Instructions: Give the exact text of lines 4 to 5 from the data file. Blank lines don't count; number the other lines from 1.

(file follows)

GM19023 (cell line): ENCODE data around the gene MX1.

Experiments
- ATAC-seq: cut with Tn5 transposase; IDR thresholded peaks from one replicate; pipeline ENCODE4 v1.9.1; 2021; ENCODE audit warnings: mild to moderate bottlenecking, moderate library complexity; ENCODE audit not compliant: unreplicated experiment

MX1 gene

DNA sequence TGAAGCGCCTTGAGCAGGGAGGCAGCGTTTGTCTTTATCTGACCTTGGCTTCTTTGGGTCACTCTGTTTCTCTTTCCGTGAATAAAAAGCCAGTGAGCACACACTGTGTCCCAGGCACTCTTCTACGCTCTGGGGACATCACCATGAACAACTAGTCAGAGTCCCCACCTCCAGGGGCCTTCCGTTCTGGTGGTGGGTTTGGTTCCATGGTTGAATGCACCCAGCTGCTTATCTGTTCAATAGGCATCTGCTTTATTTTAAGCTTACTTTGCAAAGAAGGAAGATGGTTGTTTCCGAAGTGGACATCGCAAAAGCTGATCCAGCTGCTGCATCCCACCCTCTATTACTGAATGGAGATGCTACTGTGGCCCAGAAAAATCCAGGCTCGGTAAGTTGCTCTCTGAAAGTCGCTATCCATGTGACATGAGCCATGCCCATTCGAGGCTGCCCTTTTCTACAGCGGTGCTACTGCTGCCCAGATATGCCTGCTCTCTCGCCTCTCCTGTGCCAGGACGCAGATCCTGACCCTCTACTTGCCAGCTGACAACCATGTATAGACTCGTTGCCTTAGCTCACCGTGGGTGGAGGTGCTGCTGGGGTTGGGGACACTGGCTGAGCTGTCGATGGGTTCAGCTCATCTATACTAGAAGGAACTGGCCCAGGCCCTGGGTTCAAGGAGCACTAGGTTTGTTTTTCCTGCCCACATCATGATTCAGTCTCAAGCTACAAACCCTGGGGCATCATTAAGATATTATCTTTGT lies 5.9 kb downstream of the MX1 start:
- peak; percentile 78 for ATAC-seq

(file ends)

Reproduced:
MX1 gene

DNA sequence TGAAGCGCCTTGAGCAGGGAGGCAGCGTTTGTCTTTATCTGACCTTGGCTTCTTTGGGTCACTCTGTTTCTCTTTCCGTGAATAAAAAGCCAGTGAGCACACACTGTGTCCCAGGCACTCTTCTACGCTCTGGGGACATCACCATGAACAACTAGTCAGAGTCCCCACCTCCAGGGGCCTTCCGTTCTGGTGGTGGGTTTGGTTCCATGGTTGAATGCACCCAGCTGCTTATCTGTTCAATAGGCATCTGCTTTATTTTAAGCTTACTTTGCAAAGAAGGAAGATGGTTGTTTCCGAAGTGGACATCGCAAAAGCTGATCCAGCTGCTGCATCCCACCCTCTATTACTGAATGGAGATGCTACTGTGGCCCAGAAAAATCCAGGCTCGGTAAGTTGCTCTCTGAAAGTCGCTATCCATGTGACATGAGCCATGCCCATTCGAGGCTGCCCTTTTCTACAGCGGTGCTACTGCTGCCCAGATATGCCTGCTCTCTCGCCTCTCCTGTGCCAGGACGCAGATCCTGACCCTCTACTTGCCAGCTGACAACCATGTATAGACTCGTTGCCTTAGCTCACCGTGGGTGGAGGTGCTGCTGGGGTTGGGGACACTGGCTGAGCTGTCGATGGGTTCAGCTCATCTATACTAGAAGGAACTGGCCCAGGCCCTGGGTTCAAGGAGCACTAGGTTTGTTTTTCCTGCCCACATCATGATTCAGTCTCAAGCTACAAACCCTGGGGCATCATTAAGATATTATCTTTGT lies 5.9 kb downstream of the MX1 start: